09 April 2015
Green bonds are looking increasingly attractive to insurance companies which want to meet their risk and return objectives while producing a positive environmental or social impact. But there are concerns about the definition and capacity of the market, as Mark Nicholls explains
"Green bonds are a great example of an investment that allows us to have a positive impact on society and the environment while meeting our financial criteria," Cecilia Reyes, Zurich's chief investment officer, said last July as the insurer announced it was to double to $2bn its green bond investment target set in 2013.
"Through green bond investments, Zurich will effectively support more sustainable growth and development around the globe – without sacrificing investment return," Reyes added.
Zurich's latest foray into this sector was in February this year when it bought an entire €30m ($34m), 30-year fixed-rate green bond issue from the World Bank (IAR, 23 February 2015, Insurers show strong interest in green bonds).
Zurich may be one of the more vocal supporters of the market in the insurance sector, but it is far from the only one.
"We buy green bonds under our impact investing approach," says Hendrik Tuch, green bond specialist at Aegon Asset Management in The Hague. "We're looking for investments that meet our current risk and return requirements, but which also have a potential positive environmental or social impact." The unit manages a large part of Aegon Group's €475bn in assets, including €3bn of 'impact investments' in various portfolios.
To a large extent, buyers are motivated by a desire to be seen to invest responsibly, suggests Patrick Liedtke, head of the EMEA financial institutions group at BlackRock, the asset management firm to which Zurich awarded its green bond mandate.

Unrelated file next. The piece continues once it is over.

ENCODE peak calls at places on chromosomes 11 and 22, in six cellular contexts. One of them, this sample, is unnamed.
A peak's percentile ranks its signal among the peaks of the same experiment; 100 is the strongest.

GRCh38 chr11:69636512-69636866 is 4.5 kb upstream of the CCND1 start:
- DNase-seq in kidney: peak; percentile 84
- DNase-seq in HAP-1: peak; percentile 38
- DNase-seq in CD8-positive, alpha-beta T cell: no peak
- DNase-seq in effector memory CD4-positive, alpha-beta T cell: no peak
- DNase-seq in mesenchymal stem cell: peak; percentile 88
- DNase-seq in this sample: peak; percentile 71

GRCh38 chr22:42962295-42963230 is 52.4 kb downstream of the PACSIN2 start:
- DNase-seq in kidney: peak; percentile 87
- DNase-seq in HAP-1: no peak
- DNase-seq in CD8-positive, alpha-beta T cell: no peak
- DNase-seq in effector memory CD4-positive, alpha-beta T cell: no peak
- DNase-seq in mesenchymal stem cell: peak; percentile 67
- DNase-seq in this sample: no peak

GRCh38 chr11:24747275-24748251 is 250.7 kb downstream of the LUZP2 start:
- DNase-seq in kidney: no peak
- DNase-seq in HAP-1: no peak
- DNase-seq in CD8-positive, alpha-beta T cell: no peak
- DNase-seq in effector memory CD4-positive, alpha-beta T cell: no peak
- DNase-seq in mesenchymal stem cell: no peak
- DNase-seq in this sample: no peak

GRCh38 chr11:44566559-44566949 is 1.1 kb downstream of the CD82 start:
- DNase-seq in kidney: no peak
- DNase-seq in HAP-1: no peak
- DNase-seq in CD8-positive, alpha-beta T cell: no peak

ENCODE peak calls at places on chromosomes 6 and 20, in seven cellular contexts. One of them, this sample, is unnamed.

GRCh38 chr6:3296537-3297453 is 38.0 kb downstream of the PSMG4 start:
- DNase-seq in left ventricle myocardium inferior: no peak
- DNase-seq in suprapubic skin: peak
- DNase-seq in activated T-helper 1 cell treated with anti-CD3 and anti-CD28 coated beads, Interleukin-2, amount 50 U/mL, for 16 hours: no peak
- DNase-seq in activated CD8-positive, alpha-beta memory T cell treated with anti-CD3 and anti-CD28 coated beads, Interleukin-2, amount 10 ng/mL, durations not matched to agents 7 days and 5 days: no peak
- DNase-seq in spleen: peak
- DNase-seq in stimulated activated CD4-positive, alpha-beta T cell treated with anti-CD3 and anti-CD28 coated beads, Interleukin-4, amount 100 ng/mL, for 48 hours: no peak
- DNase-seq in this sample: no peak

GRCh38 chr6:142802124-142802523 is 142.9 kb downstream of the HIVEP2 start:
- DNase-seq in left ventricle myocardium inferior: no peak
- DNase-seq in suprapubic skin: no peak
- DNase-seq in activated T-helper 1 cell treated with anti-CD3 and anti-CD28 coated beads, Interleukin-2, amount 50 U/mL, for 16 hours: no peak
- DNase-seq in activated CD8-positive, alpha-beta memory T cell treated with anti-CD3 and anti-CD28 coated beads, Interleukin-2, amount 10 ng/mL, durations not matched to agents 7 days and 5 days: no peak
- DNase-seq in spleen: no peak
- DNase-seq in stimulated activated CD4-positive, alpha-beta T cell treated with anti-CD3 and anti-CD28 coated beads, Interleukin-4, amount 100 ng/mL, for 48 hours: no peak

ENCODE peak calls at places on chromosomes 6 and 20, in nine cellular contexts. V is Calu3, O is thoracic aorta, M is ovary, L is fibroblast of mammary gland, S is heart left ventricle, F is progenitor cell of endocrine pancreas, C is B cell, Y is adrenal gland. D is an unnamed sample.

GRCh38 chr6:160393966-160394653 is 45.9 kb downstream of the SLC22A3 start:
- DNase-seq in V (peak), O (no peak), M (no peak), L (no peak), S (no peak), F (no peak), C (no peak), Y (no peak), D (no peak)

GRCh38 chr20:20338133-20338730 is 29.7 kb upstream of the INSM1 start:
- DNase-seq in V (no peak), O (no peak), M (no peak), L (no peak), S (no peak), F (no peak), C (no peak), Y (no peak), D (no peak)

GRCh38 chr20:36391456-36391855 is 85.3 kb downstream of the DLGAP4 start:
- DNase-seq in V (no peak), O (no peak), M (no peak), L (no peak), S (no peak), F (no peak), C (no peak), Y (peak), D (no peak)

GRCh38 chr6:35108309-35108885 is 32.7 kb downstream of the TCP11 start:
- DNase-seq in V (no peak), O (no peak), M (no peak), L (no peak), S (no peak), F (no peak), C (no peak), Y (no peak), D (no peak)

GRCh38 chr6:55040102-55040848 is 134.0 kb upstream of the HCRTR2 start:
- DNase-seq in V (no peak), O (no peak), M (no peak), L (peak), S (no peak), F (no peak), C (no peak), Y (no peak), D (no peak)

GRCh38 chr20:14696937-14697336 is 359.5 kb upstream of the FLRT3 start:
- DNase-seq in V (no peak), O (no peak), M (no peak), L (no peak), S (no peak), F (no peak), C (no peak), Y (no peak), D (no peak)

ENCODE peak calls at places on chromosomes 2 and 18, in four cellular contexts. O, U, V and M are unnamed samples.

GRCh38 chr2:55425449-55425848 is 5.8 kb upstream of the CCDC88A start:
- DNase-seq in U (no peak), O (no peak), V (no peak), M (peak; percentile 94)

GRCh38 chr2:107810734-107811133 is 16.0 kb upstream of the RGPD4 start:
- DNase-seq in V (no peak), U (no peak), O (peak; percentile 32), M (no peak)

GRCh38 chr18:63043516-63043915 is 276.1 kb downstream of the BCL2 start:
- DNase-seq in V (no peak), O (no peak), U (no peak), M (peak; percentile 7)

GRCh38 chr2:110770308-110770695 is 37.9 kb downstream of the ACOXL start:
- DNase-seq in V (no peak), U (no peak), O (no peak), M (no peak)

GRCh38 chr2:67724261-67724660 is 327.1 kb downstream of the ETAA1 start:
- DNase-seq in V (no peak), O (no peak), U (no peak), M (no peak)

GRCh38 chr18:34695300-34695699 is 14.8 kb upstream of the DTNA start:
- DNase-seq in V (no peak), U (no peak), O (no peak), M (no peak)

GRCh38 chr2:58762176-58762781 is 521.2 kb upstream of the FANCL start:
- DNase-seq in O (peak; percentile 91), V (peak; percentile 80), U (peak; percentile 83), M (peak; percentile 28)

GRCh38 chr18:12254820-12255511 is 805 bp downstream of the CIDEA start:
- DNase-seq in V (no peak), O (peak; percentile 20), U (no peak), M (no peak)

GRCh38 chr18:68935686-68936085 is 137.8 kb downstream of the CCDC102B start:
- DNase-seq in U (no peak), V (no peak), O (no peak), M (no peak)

"There is more stakeholder interest in terms of how people invest – it's part of the larger discussion around socially responsible investing," he adds.
And, given that insurance companies – particularly in property and casualty – are increasingly aware of the risks to their underwriting businesses posed by climate change, "it all contributes to insurers taking a closer look at this market."
Green bonds and climate risk
Indeed, some insurers argue that, at the margins, investing in green bonds can help make their investment portfolios less vulnerable to climate risk.
"If a company is issuing green bonds, it's an indication that it is taking its environmental, social and governance (ESG) requirements quite seriously, and it indicates a longer-term, more sustainable company," says Colin Purdie, head of institutional credit at Aviva Investors, the asset management arm of UK insurer Aviva, with £239bn ($353bn) under management.
Purdie invests in green bonds both for the parent group and for third-party institutional clients.
He gives the example of the utility sector, which is under regulatory pressure to shift to low-carbon forms of energy generation. "Companies that are issuing green bonds [to invest in renewables] are positioning themselves better to meet those longer-term challenges, while allowing our investment criteria to be fulfilled –namely the repayment of principal and payment of coupons along the way."
Living up to the pledges
But the green bond market is not without its challenges. Risks exist that issuers may not live up to the environmental pledges they make when they sell green bonds. And, as in any youthful and still small market, there is not the range of paper some insurers would like to see.
Debate also rages over whether issuers should be able to charge a premium for an investment product that confers a reputational cachet on the buyer.
A big fear of green bond advocates is that an issuer misdirects the bond proceeds – raising reputational risks for bond buyers, and undermining the overall market.